That war wasn't the one between England and Wales, however. The King finished his siege in Gwynedd and paused to gather in some smaller armies, so I recalled my levies from their largely ineffective siege in Gloucester and threw in 1,500 mercenaries and positioned myself on the hills in Powys.

The King brought his 4500+ men south to meet me and after a nasty fight in which I had all of the defensive bonuses, he drove me from the field , my broken forces rushing south to Glamorgan behind our castle walls.

I hadn't expected to win that battle, but had hoped that I'd be able to write down the English forces enough to force a pause and hopefully cause the King to spend himself into wanting peace. Sadly this hadn't worked, so before they crossed the borders into Glamorgan I surrendered, giving up the three English counties, Gwynedd and Powys, but keeping Glamorgan and Dyfed.

Surprisingly, I was still considered King and from certain angles in the highest tower I was still King of all I could see. Like that cupboard and the table with the plate on it.

Meurig's loss and sadness were compounded when Princess Cecilia died, thereby breaking his heart and shaking his confidence, daily.

Somehow Meurig I, King of Bits of Wales got over his bereavement with the aid of a 19 year old French Woman and, as we can see here, he also got over a 19 year old French Woman, (thank you, I'll be here all week!)

IMAGE(http://i.imgur.com/QX73y.png)

I can only hope I'm so active at 63 years old.

At the start of the one-sided war with England I had attacked into Winchester with my Kentish levies and this had apparently triggered a chain of events that would let me make with the stabby-stabby again, as I was approached by the Prince of England, (also Duke of Winchester), who wasn't mad at me for attacking him, but rather mad at his Dad for not riding to his rescue.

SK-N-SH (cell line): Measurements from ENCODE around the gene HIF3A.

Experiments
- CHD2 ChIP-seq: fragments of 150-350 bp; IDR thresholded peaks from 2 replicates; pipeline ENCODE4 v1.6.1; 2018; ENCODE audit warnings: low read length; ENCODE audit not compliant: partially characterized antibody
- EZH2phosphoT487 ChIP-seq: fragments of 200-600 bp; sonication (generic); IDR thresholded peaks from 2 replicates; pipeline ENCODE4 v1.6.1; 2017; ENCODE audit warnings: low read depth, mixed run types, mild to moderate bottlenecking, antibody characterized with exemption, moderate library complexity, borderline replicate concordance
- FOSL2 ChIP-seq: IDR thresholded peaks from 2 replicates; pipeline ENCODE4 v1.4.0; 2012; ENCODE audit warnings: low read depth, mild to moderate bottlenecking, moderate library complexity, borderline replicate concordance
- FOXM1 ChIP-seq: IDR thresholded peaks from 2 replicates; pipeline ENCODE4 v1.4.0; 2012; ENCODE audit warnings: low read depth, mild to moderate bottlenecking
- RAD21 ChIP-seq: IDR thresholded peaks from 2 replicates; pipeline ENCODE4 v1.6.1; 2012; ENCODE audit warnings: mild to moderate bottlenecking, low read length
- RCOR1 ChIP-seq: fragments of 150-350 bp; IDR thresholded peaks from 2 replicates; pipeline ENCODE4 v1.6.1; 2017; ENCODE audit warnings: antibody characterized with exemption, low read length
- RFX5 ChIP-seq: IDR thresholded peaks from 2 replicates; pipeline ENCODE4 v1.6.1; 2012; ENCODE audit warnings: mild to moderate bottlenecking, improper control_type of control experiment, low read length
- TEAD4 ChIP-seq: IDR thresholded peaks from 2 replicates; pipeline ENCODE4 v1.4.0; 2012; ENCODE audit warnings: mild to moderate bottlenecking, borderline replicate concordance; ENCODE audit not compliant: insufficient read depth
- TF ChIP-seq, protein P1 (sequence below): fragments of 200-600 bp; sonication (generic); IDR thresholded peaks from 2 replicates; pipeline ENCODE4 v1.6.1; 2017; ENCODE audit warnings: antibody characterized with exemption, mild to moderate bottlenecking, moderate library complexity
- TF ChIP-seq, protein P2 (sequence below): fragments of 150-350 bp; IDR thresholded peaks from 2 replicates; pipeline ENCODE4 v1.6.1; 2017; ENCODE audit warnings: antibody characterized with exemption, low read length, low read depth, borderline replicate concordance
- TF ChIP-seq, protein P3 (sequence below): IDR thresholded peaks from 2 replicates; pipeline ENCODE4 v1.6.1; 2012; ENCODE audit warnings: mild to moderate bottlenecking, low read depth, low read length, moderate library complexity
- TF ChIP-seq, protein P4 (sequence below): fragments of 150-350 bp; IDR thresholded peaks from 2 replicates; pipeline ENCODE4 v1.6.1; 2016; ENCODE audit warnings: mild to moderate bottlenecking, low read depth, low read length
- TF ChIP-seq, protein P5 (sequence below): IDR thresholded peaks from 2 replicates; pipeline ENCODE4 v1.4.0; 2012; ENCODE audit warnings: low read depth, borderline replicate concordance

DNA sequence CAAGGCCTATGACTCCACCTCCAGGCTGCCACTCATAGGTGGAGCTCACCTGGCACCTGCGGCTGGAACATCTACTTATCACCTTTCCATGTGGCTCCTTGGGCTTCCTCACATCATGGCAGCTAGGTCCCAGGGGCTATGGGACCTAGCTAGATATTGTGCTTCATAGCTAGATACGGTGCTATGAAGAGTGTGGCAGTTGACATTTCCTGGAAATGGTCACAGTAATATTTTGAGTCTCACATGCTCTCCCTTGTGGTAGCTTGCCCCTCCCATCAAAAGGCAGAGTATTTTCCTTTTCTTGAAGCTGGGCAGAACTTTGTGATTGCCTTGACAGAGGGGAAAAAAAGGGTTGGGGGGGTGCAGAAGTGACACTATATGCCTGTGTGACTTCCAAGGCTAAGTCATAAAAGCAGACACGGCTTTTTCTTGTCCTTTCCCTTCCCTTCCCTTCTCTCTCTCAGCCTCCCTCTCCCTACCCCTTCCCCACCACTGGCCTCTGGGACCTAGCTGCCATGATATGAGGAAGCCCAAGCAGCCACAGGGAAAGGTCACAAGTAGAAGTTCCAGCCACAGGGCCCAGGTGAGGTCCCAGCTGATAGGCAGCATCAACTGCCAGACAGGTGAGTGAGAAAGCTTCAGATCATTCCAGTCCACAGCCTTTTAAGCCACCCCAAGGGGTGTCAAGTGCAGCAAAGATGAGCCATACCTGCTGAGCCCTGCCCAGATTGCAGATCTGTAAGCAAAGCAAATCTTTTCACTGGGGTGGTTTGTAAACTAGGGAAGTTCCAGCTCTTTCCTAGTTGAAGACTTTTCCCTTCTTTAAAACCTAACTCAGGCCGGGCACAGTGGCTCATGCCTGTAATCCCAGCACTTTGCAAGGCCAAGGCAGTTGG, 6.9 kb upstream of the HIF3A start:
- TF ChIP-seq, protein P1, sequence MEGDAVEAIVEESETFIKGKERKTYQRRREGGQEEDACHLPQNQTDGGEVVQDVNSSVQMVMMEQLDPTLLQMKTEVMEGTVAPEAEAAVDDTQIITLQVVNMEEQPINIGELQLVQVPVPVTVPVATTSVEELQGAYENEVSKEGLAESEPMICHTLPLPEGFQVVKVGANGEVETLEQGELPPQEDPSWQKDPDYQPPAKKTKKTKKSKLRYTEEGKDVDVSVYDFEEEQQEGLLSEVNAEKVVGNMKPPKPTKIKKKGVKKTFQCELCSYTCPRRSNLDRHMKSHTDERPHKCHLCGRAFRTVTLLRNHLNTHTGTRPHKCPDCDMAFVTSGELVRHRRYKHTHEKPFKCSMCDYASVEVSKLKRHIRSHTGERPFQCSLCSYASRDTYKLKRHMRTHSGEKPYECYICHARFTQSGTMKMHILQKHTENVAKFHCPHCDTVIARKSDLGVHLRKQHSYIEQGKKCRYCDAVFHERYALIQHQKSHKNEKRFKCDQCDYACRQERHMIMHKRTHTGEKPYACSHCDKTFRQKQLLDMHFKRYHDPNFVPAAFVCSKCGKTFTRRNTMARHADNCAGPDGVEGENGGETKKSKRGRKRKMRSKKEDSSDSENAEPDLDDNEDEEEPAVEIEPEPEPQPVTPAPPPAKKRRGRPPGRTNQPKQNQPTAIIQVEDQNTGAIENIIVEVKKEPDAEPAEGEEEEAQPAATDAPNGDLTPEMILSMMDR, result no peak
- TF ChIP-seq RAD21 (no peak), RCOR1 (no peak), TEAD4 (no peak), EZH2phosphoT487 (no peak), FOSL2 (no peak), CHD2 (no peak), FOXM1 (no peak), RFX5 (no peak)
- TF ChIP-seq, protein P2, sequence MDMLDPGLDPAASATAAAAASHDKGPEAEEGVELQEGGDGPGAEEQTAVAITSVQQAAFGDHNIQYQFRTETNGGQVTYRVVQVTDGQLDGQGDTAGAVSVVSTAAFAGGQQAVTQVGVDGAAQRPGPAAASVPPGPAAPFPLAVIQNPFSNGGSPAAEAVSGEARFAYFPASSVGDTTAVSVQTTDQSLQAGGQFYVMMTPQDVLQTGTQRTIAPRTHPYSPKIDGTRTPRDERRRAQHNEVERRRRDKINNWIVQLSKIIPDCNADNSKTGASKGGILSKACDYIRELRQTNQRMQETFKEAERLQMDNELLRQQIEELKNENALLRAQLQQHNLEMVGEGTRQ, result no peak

He offered me the chance to join in on a plot with him to claim the crown of England and I readily agreed. It turned out that the King of Navarre was also in on the plot and Navarre had a good opinion of me as he once had an ancestor who was once married to one of my sisters.

The plot exploded early in 1140 with an uprising of the Prince's men in the south and a landing of large Navarre forces in the north east. I waited for the King to react to this and then raised my own levies and struck north back into Powys.

What followed was eleven years of war where all parties involved were, at times, apparently one step from victory, only to find themselves shortly one step from obliteration.

At first the English King lost several battles as he seemed to be unsure of which of his three new enemies to deal with first. Eventually he settled on a tactic of punching his son in the face as often as possible, as I presume he worked out that I was too weak to be anything but a nuisance and Navarre would be crippled as his new territories offered no taxes and plenty of revolt risks.